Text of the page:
Founded in 1883 with only one building, eight professors, and over 200 students, the University of Texas at Austin has evolved through the years and now ranks among the top 40 best universities across the globe. It is not an institution as it also acts as a community with over 50,000 students, dispersed in 18 colleges and schools, alongside highly-skilled staff, researchers, and teachers.
Aside from providing top-notch education, UT Austin also boasts a vast campus with stunning facilities and buildings, which are all essential in creating an environment conducive to learning. These include libraries and museums that give access to students to the latest databases, journals, collections, and resources as well as artworks and artifacts. In this article, let’s discover more about UT Austin’s libraries and museums that support learning beyond the normal instructional means inside the classrooms.
Blanton Museum of Art
UT Austin’s Blanton Museum of Art is renowned as one of the biggest university museums in the United States. It spans 189,340 square feet and serves as a home to collection galleries, temporary exhibitions, auditorium, classrooms, print study room, offices, cafe, and shops. Its permanent collection has nearly 18,000 works composed of European, American, and Latin American art, prints, paintings, and drawings. Some of the collection from the museum includes masterpieces from artists such as Alice Neel, Natalie Frank, El Anatsui, Brice Marden, Donald Moffett, Yayoi Kusama, and Glenn Ligon.
Perry–Castañeda Library (PCL)
Lying at the heart of the campus is the Perry–Castañeda Library, which is UT Austin’s main central library. Its name was derived from former professors from the University, namely Professor Ervin S. Perry, the first African-American elected as a professor, and Professor Carlos E. Castañeda, who had a big contribution to Benson Latin American Collection’s development. UT Austin’s library system holds about 8 million volumes, making it the first largest among the academic institution, and the eleventh largest in the United States.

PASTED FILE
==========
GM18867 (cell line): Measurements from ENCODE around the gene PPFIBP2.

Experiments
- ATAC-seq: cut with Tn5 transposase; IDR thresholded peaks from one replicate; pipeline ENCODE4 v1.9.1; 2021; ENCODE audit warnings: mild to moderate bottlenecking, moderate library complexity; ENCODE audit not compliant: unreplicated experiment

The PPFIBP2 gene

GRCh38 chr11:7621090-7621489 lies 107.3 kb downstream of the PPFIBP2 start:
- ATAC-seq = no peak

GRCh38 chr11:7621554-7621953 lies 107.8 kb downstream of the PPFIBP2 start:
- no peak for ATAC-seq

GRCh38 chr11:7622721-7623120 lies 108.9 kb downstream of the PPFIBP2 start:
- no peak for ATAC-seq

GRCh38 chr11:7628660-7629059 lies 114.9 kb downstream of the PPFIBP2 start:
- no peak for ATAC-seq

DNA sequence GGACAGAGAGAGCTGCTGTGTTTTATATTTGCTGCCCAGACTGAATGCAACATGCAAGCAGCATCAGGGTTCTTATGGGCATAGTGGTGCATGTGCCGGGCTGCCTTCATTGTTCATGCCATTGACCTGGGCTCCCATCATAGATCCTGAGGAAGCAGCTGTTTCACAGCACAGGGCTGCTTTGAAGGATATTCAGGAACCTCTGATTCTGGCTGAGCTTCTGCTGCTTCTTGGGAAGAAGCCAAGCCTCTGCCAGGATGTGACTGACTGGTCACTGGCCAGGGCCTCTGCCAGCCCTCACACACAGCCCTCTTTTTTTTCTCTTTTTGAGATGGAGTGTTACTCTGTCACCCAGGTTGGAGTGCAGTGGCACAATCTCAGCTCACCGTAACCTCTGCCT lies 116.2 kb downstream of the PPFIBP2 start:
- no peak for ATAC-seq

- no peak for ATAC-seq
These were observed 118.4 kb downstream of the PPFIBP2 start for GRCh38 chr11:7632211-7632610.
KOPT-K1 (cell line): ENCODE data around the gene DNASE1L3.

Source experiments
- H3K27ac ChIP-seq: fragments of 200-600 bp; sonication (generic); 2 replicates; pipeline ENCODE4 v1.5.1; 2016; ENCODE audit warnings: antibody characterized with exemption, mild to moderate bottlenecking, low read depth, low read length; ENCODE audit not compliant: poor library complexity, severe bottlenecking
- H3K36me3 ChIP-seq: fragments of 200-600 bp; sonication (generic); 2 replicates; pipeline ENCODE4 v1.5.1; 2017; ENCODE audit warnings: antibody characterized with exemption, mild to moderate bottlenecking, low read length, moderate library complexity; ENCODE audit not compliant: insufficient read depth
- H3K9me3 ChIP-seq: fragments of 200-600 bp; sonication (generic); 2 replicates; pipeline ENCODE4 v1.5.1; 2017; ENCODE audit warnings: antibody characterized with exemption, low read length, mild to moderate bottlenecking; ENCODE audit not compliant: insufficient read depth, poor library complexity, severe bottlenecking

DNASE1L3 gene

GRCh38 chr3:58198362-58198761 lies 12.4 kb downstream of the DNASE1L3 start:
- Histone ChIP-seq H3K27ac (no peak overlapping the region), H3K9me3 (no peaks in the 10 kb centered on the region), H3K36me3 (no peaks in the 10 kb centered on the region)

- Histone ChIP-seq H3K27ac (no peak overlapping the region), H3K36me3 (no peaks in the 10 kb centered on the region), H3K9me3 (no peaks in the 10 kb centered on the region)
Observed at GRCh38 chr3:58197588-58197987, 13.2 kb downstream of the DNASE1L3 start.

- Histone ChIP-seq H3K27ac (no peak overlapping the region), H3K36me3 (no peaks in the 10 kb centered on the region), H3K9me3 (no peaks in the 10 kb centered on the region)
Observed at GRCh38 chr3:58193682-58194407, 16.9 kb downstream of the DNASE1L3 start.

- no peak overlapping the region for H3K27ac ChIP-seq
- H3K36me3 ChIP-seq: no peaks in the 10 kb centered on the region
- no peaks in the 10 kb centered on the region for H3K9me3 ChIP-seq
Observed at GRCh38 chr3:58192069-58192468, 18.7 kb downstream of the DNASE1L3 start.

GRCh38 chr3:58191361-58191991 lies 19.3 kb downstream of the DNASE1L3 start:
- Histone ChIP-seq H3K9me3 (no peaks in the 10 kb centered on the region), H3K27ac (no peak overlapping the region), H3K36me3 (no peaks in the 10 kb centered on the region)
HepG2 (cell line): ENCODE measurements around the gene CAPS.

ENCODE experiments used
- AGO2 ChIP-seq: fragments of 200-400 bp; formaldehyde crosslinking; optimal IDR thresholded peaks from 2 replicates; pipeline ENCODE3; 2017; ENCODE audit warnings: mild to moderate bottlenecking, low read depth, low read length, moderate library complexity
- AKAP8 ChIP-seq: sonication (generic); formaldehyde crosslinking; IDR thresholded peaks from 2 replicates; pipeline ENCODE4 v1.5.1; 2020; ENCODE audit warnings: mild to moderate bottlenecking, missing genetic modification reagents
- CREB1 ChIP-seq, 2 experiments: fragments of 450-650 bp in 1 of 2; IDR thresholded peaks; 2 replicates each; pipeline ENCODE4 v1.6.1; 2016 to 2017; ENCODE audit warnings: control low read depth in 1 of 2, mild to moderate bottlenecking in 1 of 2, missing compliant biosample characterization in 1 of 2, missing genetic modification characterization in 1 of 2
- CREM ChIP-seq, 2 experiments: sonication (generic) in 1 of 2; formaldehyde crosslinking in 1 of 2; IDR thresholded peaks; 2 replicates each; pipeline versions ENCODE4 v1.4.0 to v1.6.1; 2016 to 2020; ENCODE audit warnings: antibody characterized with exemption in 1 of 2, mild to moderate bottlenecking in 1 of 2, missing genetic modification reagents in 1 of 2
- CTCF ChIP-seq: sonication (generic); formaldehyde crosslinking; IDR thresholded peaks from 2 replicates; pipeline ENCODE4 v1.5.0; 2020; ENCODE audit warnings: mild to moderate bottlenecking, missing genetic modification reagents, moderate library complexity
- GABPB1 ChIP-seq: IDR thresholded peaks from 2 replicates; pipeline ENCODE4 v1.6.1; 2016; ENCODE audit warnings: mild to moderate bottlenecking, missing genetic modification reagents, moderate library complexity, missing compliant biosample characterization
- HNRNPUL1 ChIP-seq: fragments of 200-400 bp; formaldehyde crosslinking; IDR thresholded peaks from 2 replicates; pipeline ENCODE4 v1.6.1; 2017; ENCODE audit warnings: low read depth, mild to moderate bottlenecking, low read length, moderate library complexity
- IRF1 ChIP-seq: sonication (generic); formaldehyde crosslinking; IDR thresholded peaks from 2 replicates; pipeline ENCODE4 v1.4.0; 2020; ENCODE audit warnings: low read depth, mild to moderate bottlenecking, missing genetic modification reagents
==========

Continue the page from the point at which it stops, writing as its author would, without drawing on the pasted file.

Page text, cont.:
Lyndon Baines Johnson Presidential Library and Museum
The Lyndon Baines Johnson Library and Museum (LBJ Presidential Library) is dedicated to the United States’ 36th President. About 45 million pages of historical papers are stored in the library, including President Johnson’s and his associates’ documents.
Harry Ransom Center
Harry Ransom Center is a library, museum, and archive of cultural and literary artifacts from Europe, Latin America, and the United States, collection for the advancement of studies concerning arts and humanities. Its collection is composed of one million special books, five million photos, 36 million manuscripts, and a hundred thousand artworks.
Visual Arts Center
Lying in the Department of Art and Art History, the Visual Arts Center has five gallery spaces that display artworks from national and international artists. It also exhibits works from the University’s skilled students, making it the campus’s creative hub for its flourishing arts community.
Texas Memorial Museum
The Texas Memorial Museum was planned during 1936 and formally opened in 1939. In 1959, it moved to the main campus of UT Austin. The museum exhibits collections focusing on geology, biology, paleontology, ichthyology, herpetology, entomology, and natural history.
Other libraries in the University of Texas at Austin includes the Architecture and Planning Library dedicated to the School of Architecture’s curriculum, which includes architectural theory, design, and history, and the Benson Latin American Collections, which is deemed as one of the world’s premier libraries with Latina and Latin American studies and collection.
The Classics Library is one of UT Austin’s pride, having one of the greatest classical studies collections worldwide, revolving around Greek, Latin, and Roman literature, history, and civilization plus numismatics, arts, epigraphy, and archaeology.
Meanwhile, the Fine Arts Library (FAL), Mallet Chemistry Library, Marine Science Library, and McKinney Engineering Library all support the instruction and research needs of their respective fields and colleges. The remaining libraries specialized in the different fields of science, such as the Walter Geology Library, the Kuehne Physics Mathematics Astronomy Library, and Life Science Library.